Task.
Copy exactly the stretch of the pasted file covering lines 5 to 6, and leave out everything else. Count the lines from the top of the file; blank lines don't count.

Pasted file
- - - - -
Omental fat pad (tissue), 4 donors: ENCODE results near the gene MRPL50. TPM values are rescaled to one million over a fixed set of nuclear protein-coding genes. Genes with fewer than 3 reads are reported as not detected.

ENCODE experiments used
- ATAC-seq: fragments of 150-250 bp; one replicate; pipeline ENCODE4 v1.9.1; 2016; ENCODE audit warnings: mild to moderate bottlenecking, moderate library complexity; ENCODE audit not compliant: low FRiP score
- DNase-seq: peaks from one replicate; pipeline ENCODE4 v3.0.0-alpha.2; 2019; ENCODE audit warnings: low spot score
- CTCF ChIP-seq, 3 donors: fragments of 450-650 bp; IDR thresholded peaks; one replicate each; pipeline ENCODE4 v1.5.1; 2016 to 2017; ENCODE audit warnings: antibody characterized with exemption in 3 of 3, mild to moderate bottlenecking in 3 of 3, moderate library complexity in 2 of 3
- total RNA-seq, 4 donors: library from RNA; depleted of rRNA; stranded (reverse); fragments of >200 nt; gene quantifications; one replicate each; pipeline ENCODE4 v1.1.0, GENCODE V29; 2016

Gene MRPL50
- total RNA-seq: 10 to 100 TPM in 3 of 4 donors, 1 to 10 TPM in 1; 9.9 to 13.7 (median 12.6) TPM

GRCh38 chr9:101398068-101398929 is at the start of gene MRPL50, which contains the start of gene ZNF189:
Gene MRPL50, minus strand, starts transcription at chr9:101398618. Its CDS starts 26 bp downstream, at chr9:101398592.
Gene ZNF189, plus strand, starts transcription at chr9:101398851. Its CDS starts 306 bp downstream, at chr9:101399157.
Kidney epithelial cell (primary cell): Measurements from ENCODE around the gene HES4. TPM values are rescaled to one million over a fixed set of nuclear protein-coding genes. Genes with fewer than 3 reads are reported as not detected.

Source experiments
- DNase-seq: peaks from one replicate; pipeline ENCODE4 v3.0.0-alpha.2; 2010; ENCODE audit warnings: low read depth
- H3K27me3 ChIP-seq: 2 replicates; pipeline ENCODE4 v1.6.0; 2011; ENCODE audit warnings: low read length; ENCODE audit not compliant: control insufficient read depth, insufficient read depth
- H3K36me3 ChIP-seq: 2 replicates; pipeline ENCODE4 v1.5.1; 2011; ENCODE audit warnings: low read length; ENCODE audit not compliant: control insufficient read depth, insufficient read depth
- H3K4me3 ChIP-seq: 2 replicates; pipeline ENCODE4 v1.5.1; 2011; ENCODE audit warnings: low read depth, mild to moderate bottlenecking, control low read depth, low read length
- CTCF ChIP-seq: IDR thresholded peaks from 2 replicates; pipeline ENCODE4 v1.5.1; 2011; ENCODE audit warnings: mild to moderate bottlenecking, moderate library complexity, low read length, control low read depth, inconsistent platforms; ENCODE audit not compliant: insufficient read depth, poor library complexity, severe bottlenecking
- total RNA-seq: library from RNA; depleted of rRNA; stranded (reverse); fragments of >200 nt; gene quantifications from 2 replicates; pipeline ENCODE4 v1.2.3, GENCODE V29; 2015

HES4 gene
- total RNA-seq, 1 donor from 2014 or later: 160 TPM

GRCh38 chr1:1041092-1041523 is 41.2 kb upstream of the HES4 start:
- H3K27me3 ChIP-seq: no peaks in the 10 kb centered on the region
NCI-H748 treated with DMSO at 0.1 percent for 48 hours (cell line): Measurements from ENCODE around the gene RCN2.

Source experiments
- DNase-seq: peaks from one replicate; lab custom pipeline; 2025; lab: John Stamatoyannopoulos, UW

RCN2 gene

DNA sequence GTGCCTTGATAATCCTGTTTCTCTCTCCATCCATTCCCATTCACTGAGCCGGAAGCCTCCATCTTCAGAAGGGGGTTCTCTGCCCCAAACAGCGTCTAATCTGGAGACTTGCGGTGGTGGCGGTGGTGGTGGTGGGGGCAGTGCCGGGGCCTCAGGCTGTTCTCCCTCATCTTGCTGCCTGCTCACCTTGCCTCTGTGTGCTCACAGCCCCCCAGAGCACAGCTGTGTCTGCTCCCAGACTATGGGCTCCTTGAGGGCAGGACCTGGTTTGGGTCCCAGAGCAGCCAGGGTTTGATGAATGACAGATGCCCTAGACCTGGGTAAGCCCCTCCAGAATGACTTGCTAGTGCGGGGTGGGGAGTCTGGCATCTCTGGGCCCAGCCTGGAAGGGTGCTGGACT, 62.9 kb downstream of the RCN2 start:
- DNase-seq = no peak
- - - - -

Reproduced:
- CTCF ChIP-seq, 3 donors: fragments of 450-650 bp; IDR thresholded peaks; one replicate each; pipeline ENCODE4 v1.5.1; 2016 to 2017; ENCODE audit warnings: antibody characterized with exemption in 3 of 3, mild to moderate bottlenecking in 3 of 3, moderate library complexity in 2 of 3
- total RNA-seq, 4 donors: library from RNA; depleted of rRNA; stranded (reverse); fragments of >200 nt; gene quantifications; one replicate each; pipeline ENCODE4 v1.1.0, GENCODE V29; 2016